• 2 years ago
  7. lgbasallote Group Title
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    exclamation mark means factorial

    • 2 years ago
  8. alexwee123 Group Title
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    say that there are magazines a,b,c,d and say you need to pick out 3 of them but it really doesn't matter whether you pick out magazines a,b,c or b,a,c, order doesn't really matter

    • 2 years ago
  9. alexwee123 Group Title
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    because you would still pick out the same magazines ..

    • 2 years ago
  10. lgbasallote Group Title
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    \[n! \implies n \times (n-1) \times (n-2) \times \cdots \times 1\] for example \[5! \implies 5 \times 4 \times 3 \times 2 \times 1\] \[4! \implies 4\times 3 \times 2 \times 1\] \[8! \implies 8 \times 7 \times 6 \times 5 \times 4 \times 3 \times 2 \times 1\] etc.

    • 2 years ago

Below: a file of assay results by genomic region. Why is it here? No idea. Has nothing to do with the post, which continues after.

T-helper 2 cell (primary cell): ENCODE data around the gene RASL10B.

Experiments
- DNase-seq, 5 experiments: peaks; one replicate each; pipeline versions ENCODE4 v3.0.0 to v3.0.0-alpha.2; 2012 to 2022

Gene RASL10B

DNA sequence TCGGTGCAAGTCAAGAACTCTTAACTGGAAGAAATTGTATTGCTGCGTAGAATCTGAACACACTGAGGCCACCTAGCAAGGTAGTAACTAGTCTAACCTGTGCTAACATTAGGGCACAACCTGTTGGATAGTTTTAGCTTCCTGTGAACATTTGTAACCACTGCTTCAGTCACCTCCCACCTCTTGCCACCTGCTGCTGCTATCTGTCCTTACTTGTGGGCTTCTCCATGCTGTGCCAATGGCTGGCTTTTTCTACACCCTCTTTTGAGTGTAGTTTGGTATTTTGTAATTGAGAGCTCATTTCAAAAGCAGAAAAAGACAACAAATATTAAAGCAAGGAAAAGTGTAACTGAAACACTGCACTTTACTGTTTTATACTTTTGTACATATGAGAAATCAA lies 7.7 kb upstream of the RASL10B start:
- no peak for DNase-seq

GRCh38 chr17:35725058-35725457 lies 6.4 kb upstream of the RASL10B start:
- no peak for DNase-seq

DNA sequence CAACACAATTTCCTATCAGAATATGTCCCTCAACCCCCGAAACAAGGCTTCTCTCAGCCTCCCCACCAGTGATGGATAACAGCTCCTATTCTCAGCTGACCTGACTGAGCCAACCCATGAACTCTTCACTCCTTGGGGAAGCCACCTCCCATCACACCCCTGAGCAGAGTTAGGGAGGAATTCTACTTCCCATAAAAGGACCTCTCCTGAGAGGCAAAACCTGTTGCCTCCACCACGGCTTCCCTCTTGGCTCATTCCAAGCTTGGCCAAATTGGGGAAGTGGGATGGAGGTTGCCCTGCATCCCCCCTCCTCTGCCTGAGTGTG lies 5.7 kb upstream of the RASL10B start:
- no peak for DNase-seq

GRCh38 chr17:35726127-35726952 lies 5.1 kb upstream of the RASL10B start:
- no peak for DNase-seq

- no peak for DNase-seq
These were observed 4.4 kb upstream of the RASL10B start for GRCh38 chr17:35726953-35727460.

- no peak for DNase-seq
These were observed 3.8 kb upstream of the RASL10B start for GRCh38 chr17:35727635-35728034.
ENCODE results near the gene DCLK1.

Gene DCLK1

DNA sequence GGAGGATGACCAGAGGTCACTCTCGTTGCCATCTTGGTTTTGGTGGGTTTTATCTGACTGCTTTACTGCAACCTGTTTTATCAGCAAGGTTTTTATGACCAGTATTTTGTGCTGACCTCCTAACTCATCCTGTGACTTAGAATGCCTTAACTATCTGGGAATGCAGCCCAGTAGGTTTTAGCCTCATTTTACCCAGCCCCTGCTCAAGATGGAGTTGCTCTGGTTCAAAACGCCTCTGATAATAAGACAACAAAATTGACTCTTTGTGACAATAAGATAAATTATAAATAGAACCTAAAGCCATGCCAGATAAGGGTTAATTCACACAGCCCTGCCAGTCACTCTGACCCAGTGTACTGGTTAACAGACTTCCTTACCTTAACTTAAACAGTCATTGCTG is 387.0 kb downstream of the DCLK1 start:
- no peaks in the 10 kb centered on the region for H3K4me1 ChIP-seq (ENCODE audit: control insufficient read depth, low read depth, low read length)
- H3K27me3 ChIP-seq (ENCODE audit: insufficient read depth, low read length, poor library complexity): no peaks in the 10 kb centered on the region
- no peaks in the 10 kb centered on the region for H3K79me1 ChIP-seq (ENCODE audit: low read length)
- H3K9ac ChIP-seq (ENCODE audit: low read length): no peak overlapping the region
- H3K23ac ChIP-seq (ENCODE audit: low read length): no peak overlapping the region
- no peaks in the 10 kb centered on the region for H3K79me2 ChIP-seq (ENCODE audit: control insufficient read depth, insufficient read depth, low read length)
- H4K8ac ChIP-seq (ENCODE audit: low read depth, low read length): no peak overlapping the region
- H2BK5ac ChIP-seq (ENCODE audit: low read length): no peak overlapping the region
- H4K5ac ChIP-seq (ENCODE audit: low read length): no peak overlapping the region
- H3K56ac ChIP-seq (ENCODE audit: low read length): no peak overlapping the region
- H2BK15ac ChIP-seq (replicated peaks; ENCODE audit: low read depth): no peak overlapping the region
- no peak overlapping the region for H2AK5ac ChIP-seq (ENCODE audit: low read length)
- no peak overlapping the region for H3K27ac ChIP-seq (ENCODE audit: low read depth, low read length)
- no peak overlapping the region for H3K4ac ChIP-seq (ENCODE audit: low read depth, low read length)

11. theEric Group Title
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    I think it's a combination, since you don't want to pick magazines A, B, and C and then also consider the possibility B, C, and A!

    • 2 years ago
  12. alexwee123 Group Title
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    14C9 @lgbasallote

    • 2 years ago
  13. lgbasallote Group Title
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    @alexwee123 doesn't "assemble" mean arranging?

    • 2 years ago
  14. theEric Group Title
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    \[\frac{n!}{r!(n-r)!}\] ?

    • 2 years ago
  15. alexwee123 Group Title
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    umm i don't really think so :/ assemble usually means to bring together, congregate

    • 2 years ago